Marketplace Ignition. They’re an all-inclusive consultancy focused on Amazon. You might not think that Amazon requires a specialized partner, but its influence on consumer behavior, especially in the United States, is vast. Having a successful Amazon strategy is crucial. Just putting a single product on the platform can involve 700 different data inputs. Under Eric Heller’s leadership, Marketplace Ignition has built a comprehensive offering that’s helping brands navigate the opportunities of the platform, and other commerce platforms as well.
MTS: Tell us about a standout digital campaign? (Who was your target audience and how did you measure success?)
Gamercrest was a great campaign that Wunderman created for Xbox that allowed us to show how we can combine creativity and data to deliver something unique and meaningful at a massive scale. First, and most importantly, We started with the insight that no two gamers are alike. People play games in different ways, so each has his or her own, unique gamer DNA. To acknowledge and celebrate that, we took a year’s worth of every gamer’s individual Xbox data, 64 terabytes in all, and then commissioned street artist Jeff Soto to create illustrations connected to these individual accomplishments using a huge range of genres and styles. Then, we used algorithms to build a unique profile of each person’s accomplishments but translated into their very own Gamercrest. The results and responses were amazing, and one data point in particular, illustrates the excitement that we generated: when we gave non-Xbox gamers a tool to create their own Gamercrests, they were being created at a crazy level of 27,000 of them per hour. Xbox really knows that if you show gamers you know them and appreciate them – they respond with serious fan love.
MTS: How do you prepare for an AI-centric world as a marketing leader?
At its best, AI supports personalized, one-to-one conversations. This is a complete game changer for brands. Now, we’ll be able to have a real dialogue with people that evolves and learns based on an individual’s real-life needs, feelings, and interests. This will make true personalization possible at scale, with much more dynamic creative and customized copy, one-to-one emails, and customized web and mobile experiences.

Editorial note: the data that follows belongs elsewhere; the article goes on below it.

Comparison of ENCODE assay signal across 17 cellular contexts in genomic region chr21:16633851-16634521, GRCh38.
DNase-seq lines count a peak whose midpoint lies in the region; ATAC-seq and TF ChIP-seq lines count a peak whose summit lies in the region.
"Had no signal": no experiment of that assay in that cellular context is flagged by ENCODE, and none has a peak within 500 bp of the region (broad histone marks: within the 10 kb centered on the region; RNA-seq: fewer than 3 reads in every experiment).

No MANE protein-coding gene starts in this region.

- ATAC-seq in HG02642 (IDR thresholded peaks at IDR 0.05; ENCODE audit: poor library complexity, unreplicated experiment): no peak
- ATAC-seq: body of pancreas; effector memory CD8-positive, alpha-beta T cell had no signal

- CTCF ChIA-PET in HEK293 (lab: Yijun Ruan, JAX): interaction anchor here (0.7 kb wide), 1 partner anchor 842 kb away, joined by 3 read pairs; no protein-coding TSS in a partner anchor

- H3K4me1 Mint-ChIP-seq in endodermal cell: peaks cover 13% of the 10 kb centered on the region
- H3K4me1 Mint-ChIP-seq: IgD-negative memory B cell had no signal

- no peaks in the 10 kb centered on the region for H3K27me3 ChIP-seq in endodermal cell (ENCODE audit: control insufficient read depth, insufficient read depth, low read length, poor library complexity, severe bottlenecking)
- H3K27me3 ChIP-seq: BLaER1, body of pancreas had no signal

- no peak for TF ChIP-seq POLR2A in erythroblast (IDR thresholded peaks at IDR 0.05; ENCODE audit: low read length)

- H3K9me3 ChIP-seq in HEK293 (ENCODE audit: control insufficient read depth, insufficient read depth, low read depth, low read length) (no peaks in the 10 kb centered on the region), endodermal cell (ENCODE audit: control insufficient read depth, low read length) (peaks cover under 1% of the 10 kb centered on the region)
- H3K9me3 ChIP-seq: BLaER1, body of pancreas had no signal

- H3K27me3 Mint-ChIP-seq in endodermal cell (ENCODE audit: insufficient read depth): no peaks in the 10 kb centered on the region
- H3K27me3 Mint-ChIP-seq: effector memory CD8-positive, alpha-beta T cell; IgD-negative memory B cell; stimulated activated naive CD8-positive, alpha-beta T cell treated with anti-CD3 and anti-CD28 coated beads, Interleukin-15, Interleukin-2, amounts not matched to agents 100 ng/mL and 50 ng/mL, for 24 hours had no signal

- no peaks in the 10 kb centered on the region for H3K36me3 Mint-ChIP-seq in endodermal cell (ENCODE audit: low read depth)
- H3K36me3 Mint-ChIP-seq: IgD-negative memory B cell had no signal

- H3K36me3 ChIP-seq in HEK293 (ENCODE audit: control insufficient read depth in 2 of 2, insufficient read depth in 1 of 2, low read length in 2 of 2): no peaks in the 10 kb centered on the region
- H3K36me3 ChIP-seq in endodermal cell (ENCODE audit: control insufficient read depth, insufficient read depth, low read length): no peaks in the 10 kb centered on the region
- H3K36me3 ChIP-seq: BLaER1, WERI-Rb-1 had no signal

In terms of preparation, not to sound self-serving, but only a relatively small number of agencies and consultancies can walk the walk in this area. It’s important to learn your options, understand the implications for data and what needs to change in your organization and start thinking about how you can make the most of AI for your customers.
This Is How I Work
MTS: One word that best describes how you work.
All the time. Ok, that’s three words, but they’re true. I’m an intense and curious person, so whatever I’m doing can inspire ideas and solutions. You never know when inspiration will happen.
MTS: What’s your smartest work-related shortcut or productivity hack?
The 20-minute meeting. Because Outlook defaults to 30 minutes, everyone always feels the need to spread each meeting out until the next. I set them to 20 and go in with a clear agenda of what we need to accomplish. Once we get those things done, the meeting is over, and we all get our time back.
MTS: What are you currently reading?
I fly a lot so I read constantly. I like to go to airport newsstands and buy all kinds of magazines and books. And it’s not just business magazines. I’ll check out Scientific American, Time, The Economist, Smithsonian, or whatever looks good. I also download books to my iPad. The book I’m recommending these days is Everybody Lies by Seth Stephens-Davidowitz.
MTS: What’s the best advice you’ve ever had?
Kathleen Kennedy once told me that sometimes in life it’s more important to know what you don’t want to do – which means you have to be ready to make changes and be honest with what works for you and what doesn’t.
MTS: Tag the one person in the industry whose answers to these questions you would love to read:
Ann Lewnes, CMO of Adobe.
MTS: Thank you Jamie! That was fun and hope to see you back on MarTech Series soon.